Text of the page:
The United States Dollar Bill (Blog 5)

I think one of the most mysterious relationships between words and images is one that we encounter everyday. The United States dollar bill has many words and images, but the relationship and symbolism of these features is something no one seems to be certain of. There are plenty of conspiracy theories thrown around about the images and their meanings, but it is doubtful that an average American citizen could explain to you the definite reasoning behind the words images on the dollar bill (I know I can’t).
The first thing I notice about the dollar is the color. It is usually a very pale green. The border on the dollar is made up of a very intricate design. There is a portrait in the middle of the dollar of George Washington, and most of the rest of the front is made up of words, letters, and numbers. Some of these words and numbers have a very clear purpose: 1 and ONE represent the value of the dollar, the name of the first President of the United States along with the name of the current Secretary of the Treasury, but there are other numbers that don’t serve as obvious a purpose.
The back of the dollar bill becomes infinitely more complicated. The border design is larger and more intricate, there is more than one language being used for the words, but there are less numbers. On the left is a pyramid image and on the right a crest image of a bald eagle. The phrase “IN GOD WE TRUST” is scribed in the center over the large and detailed word “ONE”. The images on the dollar bill are most likely so detailed to prevent fraudulent reprinting and reproduction. The symbolism behind the images, however, is not greatly explained. Without studying the dollar in depth, the average person does not know why the images that are featured on the dollar were chosen.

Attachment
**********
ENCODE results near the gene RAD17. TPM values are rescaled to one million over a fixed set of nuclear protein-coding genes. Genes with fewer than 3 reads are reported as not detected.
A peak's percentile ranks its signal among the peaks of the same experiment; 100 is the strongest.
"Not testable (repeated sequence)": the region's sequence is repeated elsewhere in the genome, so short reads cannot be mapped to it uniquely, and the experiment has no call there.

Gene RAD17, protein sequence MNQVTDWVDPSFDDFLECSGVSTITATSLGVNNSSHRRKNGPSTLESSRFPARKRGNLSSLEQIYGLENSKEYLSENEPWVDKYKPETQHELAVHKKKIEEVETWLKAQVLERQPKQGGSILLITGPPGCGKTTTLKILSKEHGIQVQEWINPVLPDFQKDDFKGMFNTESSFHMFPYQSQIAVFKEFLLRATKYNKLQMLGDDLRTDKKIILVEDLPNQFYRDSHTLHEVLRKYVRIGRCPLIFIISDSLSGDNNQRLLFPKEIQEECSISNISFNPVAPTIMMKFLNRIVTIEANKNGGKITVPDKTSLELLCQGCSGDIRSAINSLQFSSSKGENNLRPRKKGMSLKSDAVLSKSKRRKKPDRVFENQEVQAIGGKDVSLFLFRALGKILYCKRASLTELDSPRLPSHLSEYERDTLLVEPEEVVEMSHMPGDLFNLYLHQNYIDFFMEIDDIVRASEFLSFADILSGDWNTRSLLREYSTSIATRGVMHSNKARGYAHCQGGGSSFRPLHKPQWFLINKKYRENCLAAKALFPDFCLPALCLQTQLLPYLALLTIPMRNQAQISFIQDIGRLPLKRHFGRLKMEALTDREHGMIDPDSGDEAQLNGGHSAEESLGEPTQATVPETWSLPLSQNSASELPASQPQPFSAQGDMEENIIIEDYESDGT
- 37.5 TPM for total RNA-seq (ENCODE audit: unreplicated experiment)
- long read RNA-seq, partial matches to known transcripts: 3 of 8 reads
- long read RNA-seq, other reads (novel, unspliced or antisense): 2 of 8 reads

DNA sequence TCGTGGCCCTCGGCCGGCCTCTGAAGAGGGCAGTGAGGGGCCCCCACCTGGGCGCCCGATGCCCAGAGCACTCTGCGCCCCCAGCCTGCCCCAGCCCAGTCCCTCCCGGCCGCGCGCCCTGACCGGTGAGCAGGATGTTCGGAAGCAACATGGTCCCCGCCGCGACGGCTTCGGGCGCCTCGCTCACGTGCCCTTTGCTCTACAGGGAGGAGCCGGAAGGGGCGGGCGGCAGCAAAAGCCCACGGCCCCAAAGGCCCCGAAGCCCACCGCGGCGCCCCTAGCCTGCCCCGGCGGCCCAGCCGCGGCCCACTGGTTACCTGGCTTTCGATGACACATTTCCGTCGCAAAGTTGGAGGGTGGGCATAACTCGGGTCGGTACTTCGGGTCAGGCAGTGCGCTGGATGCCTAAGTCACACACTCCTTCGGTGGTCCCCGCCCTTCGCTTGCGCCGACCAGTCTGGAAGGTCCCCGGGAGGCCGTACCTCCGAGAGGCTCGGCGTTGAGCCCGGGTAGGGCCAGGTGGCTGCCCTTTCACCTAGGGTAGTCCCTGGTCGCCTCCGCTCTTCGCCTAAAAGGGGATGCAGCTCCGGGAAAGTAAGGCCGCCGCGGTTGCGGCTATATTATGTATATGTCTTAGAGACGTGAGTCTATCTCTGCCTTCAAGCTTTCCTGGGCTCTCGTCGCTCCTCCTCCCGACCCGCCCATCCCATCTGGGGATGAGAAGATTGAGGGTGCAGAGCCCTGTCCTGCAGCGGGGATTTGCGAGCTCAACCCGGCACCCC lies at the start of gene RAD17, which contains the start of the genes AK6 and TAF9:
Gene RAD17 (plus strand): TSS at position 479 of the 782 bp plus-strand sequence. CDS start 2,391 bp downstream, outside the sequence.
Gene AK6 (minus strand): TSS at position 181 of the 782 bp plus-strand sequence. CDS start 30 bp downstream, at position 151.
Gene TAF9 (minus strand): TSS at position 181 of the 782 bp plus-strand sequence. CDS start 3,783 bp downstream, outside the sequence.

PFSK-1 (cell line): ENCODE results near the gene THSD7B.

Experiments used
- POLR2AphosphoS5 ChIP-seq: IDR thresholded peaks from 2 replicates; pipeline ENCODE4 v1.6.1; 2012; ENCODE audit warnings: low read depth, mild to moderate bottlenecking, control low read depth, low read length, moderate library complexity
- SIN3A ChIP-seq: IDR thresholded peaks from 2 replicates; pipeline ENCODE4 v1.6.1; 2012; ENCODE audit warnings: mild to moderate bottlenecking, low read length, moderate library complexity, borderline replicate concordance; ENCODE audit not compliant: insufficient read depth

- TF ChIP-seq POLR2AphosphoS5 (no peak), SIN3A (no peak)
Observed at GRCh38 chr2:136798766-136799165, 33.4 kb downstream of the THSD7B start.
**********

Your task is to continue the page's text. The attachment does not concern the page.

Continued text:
The dollar bill is not narrative image as far as I can determine, so it is hard to relate the image and its words to McCloud’s show and tell piece. As far as the development of creative images goes, the images on the back of the dollar bill are definitely abstract. The pyramid which is split at the top and decorated with an eye is an example of abstract imagery that McCloud described. I wouldn’t say its impressionism that is exhibited on the dollar bill, but it is not a normal sort of image that one would find in real life rather than art. In some ways the dollar bill is a montage, in that words like “ONE” are incorporated into the image rather than as a caption. But also, the images and words are interdependent in that you wouldn’t know what sort of currency this was by looking at only the images on the dollar and not the words or numbers.
The dollar is interesting in imagery and language and I can only suspect that it is meant to be as mysterious as it is.


About pec35

University of Pittsburgh Class of 2013 I hood a lot and I nerd some. Hood's where the heart is, nerd's where the words from.
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